In this first pilot release of Quarterly Provisional Estimates, NCHS presents estimates of death rates for seven selected causes of death for 2013 and 2014 and the first quarter of 2015. This is the first public release of any mortality data for 2014 or 2015. The estimates are based on all death records received and processed by NCHS as of June 21, 2015, and will be updated each quarter as new provisional mortality data become available. The seven selected causes of death included in this pilot release are influenza and pneumonia, heart disease, human immunodeficiency virus (HIV) disease, falls (for persons aged 65 and over), stroke, Alzheimer’s disease, and diabetes. These causes have been selected based on their importance for public health surveillance and the feasibility of rapidly producing accurate estimates using the available provisional data. The causes are limited to seven in this first release to maximize timeliness.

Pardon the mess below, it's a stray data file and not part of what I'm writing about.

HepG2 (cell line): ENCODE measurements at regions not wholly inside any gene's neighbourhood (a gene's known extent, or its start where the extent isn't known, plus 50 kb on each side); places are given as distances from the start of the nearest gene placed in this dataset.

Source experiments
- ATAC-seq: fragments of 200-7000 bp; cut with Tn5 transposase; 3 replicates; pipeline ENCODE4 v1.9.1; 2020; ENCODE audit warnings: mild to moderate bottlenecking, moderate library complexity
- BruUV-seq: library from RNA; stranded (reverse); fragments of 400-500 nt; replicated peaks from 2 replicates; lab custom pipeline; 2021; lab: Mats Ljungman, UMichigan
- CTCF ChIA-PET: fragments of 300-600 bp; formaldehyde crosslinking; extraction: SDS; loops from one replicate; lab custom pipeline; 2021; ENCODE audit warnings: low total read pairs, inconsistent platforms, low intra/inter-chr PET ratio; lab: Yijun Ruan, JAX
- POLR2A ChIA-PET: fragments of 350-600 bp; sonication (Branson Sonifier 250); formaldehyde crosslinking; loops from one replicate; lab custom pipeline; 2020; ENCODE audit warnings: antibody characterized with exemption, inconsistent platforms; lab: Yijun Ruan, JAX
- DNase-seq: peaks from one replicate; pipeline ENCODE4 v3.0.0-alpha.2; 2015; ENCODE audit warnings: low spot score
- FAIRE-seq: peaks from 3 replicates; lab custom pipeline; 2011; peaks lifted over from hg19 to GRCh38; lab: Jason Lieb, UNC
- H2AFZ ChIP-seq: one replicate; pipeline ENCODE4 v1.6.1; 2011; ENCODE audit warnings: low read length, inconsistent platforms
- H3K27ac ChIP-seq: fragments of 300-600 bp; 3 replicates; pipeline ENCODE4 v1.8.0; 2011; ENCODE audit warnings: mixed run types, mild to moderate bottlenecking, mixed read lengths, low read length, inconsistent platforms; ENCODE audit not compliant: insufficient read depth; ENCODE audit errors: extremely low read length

Additional causes of death based on provisional mortality data, such as cancer, suicide, and drug poisoning-related deaths, may be added in upcoming quarterly releases after evaluation using the same criteria. Selected estimates based on provisional birth data will also be added in future releases after evaluation.

 


Percentage of Adults Aged 65 and Over With Osteoporosis or Low Bone Mass at the Femur Neck or Lumbar Spine: United States, 2005–2010

August 18, 2015

A new NCHS Health E-Stat provides information on the percentage of U.S. adults aged 65 and over with osteoporosis and low bone mass at the femur neck or lumbar spine, using data from the 2005–2010 National Health and Nutrition Examination Survey.

Key Findings from the Report:

During 2005–2010, 16.2% of adults aged 65 and over had osteoporosis at the lumbar spine or femur neck. The age-adjusted prevalence of osteoporosis at either skeletal site was higher among women (24.8%) than men (5.6%).

The unadjusted prevalence was higher among adults aged 80 and over (25.7%) than for adults aged 65–79 (12.8%).

The age-adjusted prevalence of osteoporosis was highest among Mexican-American adults (24.9%), followed by non-Hispanic white adults (15.7%), and was lowest among non-Hispanic black adults (10.3%).